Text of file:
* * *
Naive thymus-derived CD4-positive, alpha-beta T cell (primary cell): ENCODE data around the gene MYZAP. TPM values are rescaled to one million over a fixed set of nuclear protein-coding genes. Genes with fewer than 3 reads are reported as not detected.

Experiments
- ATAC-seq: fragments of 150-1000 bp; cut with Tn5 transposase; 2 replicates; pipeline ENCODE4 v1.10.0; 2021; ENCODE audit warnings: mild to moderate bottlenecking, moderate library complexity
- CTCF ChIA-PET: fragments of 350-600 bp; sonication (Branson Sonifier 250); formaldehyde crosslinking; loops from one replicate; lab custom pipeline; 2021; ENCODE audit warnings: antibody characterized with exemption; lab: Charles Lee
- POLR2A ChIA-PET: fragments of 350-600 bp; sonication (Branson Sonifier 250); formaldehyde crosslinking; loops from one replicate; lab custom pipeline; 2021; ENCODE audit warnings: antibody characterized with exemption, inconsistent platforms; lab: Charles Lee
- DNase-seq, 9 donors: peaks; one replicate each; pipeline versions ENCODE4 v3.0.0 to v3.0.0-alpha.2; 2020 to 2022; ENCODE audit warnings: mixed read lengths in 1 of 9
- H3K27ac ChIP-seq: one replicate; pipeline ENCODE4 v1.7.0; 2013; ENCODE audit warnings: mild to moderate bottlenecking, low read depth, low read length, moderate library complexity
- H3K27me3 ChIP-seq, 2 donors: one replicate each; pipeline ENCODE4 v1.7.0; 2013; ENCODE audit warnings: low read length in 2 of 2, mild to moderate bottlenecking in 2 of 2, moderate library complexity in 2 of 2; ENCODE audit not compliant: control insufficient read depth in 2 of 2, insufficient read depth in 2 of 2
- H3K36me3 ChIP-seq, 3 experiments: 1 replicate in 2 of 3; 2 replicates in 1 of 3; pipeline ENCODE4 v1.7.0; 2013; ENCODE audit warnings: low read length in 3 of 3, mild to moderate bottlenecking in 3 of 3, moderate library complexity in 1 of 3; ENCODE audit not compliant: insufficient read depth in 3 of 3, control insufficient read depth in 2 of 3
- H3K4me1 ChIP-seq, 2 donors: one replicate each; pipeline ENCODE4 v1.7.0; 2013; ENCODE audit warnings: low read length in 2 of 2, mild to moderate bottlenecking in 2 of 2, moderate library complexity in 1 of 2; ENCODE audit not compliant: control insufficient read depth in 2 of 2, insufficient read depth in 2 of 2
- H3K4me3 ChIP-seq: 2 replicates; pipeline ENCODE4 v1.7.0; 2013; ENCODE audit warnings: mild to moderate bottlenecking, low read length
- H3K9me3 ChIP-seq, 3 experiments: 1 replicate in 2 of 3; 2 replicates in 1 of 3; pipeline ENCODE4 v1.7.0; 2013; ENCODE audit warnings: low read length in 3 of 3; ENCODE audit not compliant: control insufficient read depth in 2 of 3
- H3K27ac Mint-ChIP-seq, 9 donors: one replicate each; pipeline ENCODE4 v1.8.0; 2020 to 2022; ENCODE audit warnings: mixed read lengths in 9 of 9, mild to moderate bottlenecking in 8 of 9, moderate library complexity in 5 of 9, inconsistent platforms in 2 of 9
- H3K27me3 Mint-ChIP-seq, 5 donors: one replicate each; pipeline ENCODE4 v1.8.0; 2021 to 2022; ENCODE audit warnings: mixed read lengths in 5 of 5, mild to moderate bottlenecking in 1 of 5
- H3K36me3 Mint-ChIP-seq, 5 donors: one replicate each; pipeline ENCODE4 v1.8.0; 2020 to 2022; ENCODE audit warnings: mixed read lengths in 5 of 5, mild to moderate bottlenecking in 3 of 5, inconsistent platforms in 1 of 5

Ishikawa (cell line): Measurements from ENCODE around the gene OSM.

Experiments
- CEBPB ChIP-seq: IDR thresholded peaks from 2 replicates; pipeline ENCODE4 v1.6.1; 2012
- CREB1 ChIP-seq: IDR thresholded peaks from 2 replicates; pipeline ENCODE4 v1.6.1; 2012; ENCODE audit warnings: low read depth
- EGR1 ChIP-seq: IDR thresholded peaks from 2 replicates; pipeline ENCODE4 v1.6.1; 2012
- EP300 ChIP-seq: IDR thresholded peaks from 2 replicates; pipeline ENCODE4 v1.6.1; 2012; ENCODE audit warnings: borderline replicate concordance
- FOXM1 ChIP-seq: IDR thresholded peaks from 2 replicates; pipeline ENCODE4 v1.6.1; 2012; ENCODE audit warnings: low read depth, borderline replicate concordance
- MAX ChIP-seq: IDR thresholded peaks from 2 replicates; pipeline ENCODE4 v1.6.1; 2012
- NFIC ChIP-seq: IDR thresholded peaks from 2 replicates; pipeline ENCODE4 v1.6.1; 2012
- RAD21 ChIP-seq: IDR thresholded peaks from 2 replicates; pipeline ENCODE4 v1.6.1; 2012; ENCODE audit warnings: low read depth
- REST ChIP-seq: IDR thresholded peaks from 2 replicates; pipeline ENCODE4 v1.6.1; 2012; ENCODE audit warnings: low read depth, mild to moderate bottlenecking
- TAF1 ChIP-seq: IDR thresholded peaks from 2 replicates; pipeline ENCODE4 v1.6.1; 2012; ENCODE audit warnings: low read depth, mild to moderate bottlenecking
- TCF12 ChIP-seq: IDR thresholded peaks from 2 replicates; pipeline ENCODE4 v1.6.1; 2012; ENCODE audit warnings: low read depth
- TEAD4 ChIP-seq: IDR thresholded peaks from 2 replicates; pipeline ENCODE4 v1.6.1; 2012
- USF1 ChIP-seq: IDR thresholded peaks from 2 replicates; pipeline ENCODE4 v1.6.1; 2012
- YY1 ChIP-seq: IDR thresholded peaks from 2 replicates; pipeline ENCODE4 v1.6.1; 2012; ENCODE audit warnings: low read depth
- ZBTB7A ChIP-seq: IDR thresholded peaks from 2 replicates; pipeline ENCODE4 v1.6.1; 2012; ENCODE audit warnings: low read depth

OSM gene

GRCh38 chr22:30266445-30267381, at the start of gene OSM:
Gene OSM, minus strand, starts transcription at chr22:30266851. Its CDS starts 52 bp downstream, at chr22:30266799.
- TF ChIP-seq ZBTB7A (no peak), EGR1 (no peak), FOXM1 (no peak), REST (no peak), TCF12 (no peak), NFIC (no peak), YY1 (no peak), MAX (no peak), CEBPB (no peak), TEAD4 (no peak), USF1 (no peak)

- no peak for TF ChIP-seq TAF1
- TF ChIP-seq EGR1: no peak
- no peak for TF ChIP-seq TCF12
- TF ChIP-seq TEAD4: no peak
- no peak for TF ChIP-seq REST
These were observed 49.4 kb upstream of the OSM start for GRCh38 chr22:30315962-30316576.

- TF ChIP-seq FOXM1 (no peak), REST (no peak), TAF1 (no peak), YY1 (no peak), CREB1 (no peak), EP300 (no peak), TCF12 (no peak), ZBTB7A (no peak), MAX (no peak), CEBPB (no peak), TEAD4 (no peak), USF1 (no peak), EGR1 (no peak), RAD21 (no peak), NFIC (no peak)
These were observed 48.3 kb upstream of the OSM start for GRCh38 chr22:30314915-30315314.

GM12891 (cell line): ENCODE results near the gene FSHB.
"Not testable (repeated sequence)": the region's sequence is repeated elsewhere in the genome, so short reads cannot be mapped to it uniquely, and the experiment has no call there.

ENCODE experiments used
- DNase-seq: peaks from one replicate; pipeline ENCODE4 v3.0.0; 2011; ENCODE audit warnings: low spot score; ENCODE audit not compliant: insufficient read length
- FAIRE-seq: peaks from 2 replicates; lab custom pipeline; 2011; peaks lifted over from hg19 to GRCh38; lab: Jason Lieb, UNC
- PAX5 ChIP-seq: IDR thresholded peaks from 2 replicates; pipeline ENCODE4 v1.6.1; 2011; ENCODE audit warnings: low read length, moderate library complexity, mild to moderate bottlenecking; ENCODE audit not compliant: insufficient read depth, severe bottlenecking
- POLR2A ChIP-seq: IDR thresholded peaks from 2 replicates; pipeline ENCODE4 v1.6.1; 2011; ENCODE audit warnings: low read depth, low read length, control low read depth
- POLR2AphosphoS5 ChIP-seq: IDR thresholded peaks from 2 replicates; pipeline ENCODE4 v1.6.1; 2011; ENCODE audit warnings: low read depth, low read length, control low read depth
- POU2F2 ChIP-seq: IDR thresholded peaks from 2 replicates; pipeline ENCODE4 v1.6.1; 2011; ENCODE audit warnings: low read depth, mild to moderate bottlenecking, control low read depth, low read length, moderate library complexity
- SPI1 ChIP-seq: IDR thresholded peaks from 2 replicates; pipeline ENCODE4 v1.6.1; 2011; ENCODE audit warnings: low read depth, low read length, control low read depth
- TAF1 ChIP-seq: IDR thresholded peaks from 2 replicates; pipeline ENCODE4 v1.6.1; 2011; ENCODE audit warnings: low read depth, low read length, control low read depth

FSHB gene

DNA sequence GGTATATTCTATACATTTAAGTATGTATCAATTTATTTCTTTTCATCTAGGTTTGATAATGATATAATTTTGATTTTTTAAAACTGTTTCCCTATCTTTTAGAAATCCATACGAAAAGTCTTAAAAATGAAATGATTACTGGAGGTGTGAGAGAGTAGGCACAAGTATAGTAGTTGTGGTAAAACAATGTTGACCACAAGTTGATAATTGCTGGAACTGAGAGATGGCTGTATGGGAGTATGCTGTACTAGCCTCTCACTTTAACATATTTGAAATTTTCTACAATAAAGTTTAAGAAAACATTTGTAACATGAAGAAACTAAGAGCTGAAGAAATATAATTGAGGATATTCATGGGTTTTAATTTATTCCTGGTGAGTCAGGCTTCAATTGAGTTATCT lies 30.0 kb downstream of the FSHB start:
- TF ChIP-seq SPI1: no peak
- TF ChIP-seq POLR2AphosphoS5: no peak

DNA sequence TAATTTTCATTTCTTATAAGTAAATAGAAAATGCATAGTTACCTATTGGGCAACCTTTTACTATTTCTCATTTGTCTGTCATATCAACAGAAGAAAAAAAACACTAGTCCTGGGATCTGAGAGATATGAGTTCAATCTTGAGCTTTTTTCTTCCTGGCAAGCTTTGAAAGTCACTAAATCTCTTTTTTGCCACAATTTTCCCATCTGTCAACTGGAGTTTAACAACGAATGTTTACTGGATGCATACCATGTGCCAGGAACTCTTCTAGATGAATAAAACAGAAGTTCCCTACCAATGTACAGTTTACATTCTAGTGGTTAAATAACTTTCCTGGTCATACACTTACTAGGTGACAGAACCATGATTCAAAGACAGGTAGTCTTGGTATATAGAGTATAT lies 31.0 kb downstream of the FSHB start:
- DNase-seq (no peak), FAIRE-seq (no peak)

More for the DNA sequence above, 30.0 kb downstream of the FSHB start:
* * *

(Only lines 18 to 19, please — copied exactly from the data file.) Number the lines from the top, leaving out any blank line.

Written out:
- CEBPB ChIP-seq: IDR thresholded peaks from 2 replicates; pipeline ENCODE4 v1.6.1; 2012
- CREB1 ChIP-seq: IDR thresholded peaks from 2 replicates; pipeline ENCODE4 v1.6.1; 2012; ENCODE audit warnings: low read depth